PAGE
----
Palm trees line the man-made beach known as South Bank beach in Brisbane October 19, 2003.
Palm trees line the man-made beach known as South Bank beach in Brisbane October 19, 2003. Reuters/John Pryke

A Maori man has sued his Queensland employer for racial discrimination. McDuff Tupetagi claims he was regularly mocked as a “black fella” at Rainbow Beach Adventure Company and even given a can of “black guy repellent” when he asked for sunscreen.

Brisbane Times reports that Tupetagi has filed a complaint to the Queensland Industrial Relations Commissions against the tourism operator, saying the manager and the staff discriminated him because of his skin colour. He said the discrimination he suffered had forced him to take sick leave for “mental distress.”

There was allegedly an incident in 2016 when he asked for a sunshade over the area where he worked on the company’s 4WDs. He asked for it twice, and in the second instance, his boss’ manager, who was named “Byron,” apparently denied his request, telling him something “to the effect of ‘because you’re black.’”

“By Byron’s words, Byron imputed to the complainant that he was less or not susceptible to sunburn and skin damage from the sun because of his skin colour,” Tupetagi’s complaint reads.

The incident in November 2017 was the final straw for Tupetagi. He said his colleagues told him there was “a present” left for him in his car. The present was an empty bottle of sunscreen covered in yellow tape with the label “Black Guy Reppllent” [sic] and “Caution! Only use on blacks.”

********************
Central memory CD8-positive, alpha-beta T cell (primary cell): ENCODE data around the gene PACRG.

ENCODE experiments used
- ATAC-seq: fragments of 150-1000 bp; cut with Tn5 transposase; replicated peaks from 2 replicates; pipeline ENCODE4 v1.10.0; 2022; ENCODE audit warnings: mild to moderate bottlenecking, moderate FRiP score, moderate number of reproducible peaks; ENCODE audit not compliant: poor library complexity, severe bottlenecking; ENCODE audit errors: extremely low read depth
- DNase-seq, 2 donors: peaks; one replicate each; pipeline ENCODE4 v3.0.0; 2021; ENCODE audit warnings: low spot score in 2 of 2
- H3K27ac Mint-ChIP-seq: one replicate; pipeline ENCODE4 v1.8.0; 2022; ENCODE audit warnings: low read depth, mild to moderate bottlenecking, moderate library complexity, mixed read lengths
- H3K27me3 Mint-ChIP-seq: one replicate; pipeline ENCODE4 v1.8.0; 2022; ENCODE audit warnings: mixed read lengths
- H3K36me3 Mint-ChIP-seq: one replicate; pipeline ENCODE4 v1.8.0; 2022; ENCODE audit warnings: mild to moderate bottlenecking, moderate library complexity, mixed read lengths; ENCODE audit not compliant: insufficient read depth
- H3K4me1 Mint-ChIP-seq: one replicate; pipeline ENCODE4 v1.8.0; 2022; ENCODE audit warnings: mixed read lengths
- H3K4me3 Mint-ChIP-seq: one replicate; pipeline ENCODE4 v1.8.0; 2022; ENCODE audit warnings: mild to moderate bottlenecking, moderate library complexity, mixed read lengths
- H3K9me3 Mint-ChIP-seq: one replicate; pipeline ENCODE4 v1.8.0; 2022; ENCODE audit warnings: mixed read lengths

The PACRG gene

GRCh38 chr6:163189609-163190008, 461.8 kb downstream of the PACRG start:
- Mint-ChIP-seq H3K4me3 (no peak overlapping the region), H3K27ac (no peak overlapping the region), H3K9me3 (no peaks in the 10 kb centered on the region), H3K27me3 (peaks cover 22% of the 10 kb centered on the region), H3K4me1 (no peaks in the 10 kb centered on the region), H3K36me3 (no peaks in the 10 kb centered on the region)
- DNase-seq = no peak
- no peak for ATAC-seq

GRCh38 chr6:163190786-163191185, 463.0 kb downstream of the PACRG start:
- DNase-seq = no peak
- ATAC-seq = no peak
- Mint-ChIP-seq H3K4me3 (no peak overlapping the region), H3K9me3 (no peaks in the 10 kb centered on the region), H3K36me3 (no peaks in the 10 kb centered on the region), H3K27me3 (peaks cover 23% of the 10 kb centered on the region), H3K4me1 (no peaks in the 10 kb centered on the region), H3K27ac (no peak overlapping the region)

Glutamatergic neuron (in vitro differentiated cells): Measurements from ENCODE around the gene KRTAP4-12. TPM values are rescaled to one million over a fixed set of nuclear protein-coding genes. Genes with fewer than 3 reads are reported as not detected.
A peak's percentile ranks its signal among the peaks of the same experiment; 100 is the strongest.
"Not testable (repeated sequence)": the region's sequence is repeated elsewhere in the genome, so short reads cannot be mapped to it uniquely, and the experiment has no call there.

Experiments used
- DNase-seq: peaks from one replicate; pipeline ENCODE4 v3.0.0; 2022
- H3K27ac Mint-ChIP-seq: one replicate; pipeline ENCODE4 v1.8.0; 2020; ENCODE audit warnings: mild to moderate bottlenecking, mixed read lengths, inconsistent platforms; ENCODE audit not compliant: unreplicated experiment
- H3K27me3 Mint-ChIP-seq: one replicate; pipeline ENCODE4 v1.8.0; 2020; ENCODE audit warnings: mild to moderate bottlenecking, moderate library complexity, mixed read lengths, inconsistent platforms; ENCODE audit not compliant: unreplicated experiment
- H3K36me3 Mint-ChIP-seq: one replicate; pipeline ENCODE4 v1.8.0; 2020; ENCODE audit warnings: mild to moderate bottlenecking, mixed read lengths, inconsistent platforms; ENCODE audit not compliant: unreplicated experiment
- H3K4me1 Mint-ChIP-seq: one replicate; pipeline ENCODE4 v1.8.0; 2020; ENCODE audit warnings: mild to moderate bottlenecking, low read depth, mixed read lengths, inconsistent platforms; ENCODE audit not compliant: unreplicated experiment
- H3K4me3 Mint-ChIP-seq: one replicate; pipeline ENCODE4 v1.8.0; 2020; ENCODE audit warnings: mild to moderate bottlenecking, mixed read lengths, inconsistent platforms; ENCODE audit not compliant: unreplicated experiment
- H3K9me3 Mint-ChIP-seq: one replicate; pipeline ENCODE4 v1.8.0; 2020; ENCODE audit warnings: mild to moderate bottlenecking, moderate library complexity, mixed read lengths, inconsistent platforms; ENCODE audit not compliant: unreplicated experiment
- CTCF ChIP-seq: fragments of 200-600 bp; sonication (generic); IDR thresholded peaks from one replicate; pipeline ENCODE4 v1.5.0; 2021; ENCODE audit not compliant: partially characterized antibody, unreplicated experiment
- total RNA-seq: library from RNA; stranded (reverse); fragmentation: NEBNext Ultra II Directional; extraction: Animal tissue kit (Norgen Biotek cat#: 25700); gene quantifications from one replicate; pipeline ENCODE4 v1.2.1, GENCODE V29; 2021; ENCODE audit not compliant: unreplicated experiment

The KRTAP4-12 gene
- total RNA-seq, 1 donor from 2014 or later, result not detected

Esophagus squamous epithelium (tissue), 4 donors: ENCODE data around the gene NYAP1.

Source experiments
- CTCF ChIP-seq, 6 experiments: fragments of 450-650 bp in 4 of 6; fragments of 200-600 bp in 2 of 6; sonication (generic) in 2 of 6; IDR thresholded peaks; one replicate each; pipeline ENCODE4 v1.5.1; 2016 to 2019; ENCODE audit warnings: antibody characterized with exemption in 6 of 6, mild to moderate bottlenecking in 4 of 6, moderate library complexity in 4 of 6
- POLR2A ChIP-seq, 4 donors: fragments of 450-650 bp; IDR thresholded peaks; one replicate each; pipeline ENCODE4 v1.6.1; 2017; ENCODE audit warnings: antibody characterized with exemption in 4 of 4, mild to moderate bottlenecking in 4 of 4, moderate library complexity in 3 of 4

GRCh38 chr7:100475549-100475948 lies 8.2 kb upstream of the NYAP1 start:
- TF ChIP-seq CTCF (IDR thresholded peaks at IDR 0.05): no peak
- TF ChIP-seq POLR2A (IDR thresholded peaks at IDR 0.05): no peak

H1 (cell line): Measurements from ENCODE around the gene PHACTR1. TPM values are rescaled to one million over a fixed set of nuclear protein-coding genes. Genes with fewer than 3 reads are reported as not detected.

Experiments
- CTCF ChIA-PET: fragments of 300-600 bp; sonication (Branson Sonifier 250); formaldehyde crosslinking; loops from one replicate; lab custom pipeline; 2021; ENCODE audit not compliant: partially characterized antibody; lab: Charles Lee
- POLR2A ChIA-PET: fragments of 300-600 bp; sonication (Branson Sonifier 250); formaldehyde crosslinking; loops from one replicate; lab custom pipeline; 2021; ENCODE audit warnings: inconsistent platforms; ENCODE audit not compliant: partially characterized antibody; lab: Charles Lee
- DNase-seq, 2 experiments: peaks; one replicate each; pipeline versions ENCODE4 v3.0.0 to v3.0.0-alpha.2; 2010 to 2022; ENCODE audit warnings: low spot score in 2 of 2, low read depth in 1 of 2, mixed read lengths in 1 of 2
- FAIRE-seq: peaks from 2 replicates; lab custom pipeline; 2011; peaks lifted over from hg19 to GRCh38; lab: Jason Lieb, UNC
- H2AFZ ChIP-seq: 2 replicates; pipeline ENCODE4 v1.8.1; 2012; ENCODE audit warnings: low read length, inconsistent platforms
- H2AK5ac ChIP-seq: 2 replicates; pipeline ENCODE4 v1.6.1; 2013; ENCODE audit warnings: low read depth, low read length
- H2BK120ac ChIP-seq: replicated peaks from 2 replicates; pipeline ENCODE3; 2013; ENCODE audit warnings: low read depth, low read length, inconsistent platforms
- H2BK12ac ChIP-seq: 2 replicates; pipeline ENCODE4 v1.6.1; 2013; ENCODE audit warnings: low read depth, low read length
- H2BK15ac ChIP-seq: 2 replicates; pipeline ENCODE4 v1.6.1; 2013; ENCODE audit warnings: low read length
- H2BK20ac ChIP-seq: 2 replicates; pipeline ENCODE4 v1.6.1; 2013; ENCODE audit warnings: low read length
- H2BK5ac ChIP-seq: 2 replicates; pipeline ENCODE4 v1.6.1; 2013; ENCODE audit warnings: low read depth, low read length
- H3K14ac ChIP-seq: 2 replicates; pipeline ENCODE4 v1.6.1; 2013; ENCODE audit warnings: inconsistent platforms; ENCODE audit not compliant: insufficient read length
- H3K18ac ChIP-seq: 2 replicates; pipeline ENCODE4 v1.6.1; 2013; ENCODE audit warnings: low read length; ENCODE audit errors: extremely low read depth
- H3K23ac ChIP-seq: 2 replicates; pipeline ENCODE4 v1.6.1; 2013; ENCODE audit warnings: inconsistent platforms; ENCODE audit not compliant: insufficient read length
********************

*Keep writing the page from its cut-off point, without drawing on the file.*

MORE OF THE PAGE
He reported the incident to the same manager who refused his requests for a sunshade. The alleged perpetrator, a colleague named Joel Mahon, told Tupetagi that he was sent to him home to apologise. But even as he was supposed to apologise, Mahon allegedly told Tupetagi that he “shouldn’t be here.”

The company admitted that the can with the offensive messages was left in the New Zealand-born employee’s car, but it was done as a “practical joke.” Apparently, the colleague who left the canister had been friends with the complainant for eight years. The company said in court documents that it had no knowledge of staff calling Tupetagi as “black fella.”

Tupetagi is seeking damages for hurt and humiliation. He said he now requires “extensive and ongoing psychiatric intervention” for a variety of medical issues.

In a statement to, Rainbow Beach Adventure Company’s parent company, Website Travel, called the man who left the canister “abhorrent and totally unacceptable.”

General manager Barry Downes said, “The employee has apologised for his offensive behaviour. His conduct in this matter in no way reflects the culture or beliefs of our company, managers and staff. We promptly addressed the matter with the employee and he deeply regrets his actions.

“While it’s disappointing that the damage has been done to what was previously a close and long-standing friendship between these two employees, the matter will be before the Commission in the coming weeks and it would be inappropriate to make further comment.”